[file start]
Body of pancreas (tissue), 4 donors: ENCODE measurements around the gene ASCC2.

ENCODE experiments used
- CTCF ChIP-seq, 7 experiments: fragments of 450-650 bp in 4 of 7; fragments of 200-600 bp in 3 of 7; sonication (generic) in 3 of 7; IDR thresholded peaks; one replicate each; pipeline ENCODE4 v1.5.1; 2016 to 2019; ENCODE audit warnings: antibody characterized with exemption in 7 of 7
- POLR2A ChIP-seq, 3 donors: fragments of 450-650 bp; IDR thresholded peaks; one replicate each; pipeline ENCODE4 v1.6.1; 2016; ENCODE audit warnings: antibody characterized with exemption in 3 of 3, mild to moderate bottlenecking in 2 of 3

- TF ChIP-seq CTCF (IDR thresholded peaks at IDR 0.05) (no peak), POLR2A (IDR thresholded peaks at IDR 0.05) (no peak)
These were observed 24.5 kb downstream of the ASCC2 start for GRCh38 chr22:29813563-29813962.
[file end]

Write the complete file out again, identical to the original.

Body of pancreas (tissue), 4 donors: ENCODE measurements around the gene ASCC2.

ENCODE experiments used
- CTCF ChIP-seq, 7 experiments: fragments of 450-650 bp in 4 of 7; fragments of 200-600 bp in 3 of 7; sonication (generic) in 3 of 7; IDR thresholded peaks; one replicate each; pipeline ENCODE4 v1.5.1; 2016 to 2019; ENCODE audit warnings: antibody characterized with exemption in 7 of 7
- POLR2A ChIP-seq, 3 donors: fragments of 450-650 bp; IDR thresholded peaks; one replicate each; pipeline ENCODE4 v1.6.1; 2016; ENCODE audit warnings: antibody characterized with exemption in 3 of 3, mild to moderate bottlenecking in 2 of 3

- TF ChIP-seq CTCF (IDR thresholded peaks at IDR 0.05) (no peak), POLR2A (IDR thresholded peaks at IDR 0.05) (no peak)
These were observed 24.5 kb downstream of the ASCC2 start for GRCh38 chr22:29813563-29813962.